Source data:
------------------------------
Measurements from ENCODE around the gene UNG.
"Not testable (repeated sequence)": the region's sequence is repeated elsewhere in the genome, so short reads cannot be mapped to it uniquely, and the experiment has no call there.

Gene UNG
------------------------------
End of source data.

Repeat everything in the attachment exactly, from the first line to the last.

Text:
Measurements from ENCODE around the gene UNG.
"Not testable (repeated sequence)": the region's sequence is repeated elsewhere in the genome, so short reads cannot be mapped to it uniquely, and the experiment has no call there.

Gene UNG